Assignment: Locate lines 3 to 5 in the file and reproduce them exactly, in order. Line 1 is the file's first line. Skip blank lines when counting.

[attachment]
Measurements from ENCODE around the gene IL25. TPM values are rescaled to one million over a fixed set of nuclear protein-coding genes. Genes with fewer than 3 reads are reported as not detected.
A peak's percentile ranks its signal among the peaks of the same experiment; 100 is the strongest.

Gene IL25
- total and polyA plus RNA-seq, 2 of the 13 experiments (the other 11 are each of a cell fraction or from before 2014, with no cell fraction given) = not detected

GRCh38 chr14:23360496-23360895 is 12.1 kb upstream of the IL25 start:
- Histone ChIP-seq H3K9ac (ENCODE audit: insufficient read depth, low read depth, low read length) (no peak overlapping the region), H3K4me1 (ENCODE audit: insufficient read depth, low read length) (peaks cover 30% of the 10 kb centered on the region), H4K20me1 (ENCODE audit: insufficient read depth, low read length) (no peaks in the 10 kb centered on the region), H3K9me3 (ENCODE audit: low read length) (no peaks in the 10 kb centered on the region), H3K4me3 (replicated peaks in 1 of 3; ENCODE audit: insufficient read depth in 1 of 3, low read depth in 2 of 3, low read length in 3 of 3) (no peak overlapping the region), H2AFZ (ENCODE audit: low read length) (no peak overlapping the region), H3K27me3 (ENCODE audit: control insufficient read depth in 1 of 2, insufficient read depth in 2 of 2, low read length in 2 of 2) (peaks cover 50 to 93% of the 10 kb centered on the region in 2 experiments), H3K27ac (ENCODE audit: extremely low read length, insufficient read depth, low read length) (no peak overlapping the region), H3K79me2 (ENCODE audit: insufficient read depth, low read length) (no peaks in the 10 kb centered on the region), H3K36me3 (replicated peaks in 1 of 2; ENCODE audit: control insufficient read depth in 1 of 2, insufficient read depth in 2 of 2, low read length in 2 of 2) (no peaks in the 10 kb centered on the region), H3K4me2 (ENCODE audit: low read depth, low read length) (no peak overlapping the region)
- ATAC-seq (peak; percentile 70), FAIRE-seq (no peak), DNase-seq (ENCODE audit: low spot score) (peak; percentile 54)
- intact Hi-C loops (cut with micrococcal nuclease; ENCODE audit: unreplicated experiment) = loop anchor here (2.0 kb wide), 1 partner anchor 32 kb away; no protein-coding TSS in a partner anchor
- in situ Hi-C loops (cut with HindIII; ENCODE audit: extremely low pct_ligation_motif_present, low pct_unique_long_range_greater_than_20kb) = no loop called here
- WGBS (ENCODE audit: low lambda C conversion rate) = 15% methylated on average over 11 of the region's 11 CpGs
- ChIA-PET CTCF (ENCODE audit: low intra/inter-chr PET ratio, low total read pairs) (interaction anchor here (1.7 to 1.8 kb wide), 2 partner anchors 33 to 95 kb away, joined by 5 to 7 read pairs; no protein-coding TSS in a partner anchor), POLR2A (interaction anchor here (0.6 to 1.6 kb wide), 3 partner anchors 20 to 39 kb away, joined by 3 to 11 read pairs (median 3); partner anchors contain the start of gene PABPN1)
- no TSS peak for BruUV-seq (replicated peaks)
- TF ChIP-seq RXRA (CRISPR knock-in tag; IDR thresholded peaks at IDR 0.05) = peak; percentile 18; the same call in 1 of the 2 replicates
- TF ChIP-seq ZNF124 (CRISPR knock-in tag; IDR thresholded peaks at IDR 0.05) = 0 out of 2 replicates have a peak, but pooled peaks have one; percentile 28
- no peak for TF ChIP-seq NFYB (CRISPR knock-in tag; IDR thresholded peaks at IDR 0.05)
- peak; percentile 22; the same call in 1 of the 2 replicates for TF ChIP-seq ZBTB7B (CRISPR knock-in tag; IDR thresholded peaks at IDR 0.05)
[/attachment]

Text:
Gene IL25
- total and polyA plus RNA-seq, 2 of the 13 experiments (the other 11 are each of a cell fraction or from before 2014, with no cell fraction given) = not detected

GRCh38 chr14:23360496-23360895 is 12.1 kb upstream of the IL25 start: